When Steve Became Susan Steve Stanton was fired from his job as city manager of Largo, Fla., just as he was planning to transition to a life as Susan Stanton. Nine months later, Susan talks about how life has changed and where she goes from here.

When Steve Became Susan

When Steve Became Susan

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Steve Stanton was fired from his job as city manager of Largo, Fla., just as he was planning to transition to a life as Susan Stanton. Nine months later, Susan talks about how life has changed and where she goes from here.

LUKE BURBANK, host:

She said "One Tree Hill." Oh, Chad Michael Murray.

Well, back in March of this year, the city council of tiny Largo, Florida, near Tampa, voted to remove its city manager Steve Stanton, not exactly big national news - except for one thing.

(Soundbite of Fox newscast)

Unidentified Man: Former Largo City manager on the Tampa area Steve Stanton is now Susan Stanton, underwent a gender change operation, and Fox's Lee Anne Jackson(ph) has more.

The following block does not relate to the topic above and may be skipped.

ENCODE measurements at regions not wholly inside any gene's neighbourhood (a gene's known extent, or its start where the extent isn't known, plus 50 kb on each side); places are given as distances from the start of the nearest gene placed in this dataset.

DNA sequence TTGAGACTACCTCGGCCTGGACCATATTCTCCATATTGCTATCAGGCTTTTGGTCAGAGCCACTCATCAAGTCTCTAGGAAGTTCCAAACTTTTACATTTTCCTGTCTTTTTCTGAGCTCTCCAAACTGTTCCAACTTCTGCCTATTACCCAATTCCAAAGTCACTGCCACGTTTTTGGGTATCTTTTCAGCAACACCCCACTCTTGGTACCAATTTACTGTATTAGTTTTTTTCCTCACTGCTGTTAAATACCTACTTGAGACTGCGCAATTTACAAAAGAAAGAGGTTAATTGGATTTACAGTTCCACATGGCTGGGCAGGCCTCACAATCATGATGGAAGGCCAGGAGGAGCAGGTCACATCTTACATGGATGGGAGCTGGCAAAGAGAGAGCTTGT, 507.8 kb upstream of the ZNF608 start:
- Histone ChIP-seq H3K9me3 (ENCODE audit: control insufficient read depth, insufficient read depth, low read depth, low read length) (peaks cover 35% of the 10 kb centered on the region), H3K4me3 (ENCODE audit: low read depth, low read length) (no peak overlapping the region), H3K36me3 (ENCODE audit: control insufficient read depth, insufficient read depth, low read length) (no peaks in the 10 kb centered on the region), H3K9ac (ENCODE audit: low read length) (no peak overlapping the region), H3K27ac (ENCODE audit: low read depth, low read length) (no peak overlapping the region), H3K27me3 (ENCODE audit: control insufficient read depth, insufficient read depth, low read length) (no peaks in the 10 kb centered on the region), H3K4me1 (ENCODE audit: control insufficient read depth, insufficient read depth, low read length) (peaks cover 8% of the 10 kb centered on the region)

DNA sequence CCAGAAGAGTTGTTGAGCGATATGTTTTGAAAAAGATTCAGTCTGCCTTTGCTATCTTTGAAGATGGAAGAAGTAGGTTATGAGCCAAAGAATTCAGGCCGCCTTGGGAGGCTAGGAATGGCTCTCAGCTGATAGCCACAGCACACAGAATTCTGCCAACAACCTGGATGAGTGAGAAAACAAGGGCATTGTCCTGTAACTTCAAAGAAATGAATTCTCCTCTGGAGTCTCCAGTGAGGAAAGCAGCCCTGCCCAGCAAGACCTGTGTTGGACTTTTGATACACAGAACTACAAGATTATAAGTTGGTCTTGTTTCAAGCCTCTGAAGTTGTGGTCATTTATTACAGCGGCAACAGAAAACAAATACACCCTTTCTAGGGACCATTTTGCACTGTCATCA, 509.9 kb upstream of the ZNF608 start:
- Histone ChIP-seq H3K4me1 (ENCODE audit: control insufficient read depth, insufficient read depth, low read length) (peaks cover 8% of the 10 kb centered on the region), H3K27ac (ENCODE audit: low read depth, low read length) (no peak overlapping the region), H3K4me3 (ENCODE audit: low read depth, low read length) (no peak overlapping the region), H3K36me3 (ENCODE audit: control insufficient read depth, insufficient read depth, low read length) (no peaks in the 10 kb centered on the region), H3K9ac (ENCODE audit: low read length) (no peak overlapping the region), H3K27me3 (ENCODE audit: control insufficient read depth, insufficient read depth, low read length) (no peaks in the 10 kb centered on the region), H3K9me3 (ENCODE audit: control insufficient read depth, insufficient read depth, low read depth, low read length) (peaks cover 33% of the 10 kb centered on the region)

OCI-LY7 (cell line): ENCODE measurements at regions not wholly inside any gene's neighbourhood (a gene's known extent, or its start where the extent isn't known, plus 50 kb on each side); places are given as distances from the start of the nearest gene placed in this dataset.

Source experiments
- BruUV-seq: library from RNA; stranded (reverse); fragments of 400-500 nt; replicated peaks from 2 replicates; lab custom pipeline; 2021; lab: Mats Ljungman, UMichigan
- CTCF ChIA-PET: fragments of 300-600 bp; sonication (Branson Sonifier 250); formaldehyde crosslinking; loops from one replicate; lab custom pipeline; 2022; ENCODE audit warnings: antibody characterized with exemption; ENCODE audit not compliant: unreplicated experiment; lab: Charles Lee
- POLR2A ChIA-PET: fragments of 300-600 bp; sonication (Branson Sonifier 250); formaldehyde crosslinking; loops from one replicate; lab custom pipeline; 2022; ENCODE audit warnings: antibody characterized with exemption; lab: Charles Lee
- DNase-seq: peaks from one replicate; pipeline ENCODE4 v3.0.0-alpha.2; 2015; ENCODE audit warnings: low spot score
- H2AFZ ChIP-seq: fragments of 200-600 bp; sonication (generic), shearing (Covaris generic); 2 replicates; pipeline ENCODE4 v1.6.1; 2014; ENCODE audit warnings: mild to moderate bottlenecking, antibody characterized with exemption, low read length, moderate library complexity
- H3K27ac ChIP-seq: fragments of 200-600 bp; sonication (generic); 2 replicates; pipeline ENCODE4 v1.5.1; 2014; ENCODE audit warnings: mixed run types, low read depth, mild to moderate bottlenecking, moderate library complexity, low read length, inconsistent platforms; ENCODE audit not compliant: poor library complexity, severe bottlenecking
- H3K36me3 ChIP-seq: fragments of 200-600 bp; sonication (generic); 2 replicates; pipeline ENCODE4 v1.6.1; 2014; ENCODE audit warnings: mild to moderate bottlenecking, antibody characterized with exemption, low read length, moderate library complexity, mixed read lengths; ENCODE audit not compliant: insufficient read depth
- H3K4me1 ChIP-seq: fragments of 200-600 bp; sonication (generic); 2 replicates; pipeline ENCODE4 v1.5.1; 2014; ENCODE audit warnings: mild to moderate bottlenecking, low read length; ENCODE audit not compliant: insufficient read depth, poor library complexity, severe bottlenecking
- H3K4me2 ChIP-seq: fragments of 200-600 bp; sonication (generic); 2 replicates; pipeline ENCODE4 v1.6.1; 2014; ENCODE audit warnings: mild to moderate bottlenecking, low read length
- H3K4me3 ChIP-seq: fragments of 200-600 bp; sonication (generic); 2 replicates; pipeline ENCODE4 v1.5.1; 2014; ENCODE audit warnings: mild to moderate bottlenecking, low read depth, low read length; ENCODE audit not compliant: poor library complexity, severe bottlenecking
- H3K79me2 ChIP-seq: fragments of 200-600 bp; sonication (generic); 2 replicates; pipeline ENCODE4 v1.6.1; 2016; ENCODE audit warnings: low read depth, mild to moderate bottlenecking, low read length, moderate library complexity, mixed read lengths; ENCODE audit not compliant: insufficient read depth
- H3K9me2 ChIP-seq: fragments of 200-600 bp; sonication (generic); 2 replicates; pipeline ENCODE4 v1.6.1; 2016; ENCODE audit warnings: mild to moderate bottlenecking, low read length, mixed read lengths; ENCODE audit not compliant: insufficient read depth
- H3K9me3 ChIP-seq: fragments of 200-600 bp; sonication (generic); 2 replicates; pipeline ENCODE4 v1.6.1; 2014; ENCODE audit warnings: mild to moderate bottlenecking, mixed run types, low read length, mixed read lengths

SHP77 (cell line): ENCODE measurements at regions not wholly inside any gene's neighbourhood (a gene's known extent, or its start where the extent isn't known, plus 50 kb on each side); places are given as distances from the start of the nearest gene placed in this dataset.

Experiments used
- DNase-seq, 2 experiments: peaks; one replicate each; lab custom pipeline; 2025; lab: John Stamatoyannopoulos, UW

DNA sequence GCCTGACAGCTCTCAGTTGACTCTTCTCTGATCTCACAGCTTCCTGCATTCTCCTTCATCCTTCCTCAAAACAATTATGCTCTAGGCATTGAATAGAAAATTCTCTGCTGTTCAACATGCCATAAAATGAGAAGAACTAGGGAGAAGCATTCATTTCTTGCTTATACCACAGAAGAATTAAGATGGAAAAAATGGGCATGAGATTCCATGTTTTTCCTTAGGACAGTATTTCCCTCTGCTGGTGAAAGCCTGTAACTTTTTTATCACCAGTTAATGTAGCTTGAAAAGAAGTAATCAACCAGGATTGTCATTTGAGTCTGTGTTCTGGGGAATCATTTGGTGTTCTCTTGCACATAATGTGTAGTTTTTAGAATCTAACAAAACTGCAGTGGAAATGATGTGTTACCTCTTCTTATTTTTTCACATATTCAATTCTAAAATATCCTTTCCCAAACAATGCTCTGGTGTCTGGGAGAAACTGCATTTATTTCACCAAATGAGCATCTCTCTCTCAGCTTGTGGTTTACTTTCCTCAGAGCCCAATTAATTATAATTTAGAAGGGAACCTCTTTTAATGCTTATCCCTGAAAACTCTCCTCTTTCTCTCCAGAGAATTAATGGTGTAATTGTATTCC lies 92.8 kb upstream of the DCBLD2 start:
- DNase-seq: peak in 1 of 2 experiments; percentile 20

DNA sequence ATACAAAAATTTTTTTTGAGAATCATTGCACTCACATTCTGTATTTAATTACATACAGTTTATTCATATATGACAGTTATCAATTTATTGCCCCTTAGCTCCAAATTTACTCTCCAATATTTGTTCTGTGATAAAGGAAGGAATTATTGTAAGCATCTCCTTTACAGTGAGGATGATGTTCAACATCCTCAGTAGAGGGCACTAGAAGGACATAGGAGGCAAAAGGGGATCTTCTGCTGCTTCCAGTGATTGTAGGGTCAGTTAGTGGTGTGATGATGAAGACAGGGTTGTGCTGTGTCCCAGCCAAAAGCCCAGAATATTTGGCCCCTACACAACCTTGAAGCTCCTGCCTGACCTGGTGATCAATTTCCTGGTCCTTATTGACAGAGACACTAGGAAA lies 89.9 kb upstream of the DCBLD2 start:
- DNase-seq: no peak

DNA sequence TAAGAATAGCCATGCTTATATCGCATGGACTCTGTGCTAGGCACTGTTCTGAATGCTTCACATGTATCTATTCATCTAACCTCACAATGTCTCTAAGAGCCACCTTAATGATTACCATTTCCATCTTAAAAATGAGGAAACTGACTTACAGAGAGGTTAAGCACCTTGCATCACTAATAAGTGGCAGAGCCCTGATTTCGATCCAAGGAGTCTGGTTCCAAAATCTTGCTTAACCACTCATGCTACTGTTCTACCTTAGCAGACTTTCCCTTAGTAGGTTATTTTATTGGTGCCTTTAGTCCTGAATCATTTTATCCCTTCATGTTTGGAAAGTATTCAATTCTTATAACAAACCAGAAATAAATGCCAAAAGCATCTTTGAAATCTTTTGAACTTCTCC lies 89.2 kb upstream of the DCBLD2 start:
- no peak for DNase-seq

BURBANK: That's right. After 14 years as city manager and 48 years of being a man, Steve Stanton announced he was becoming Susan Stanton, an announcement met with a healthy amount of suspicion from friends, co-workers, his wife and son.

Well, in the intervening months Susan Stanton has become sort of a poster lady for the transgendered movement. She's written a book, has been on "Montel," and has attended fancy events in Washington, D.C. She joins us now by phone. Hi, Susan.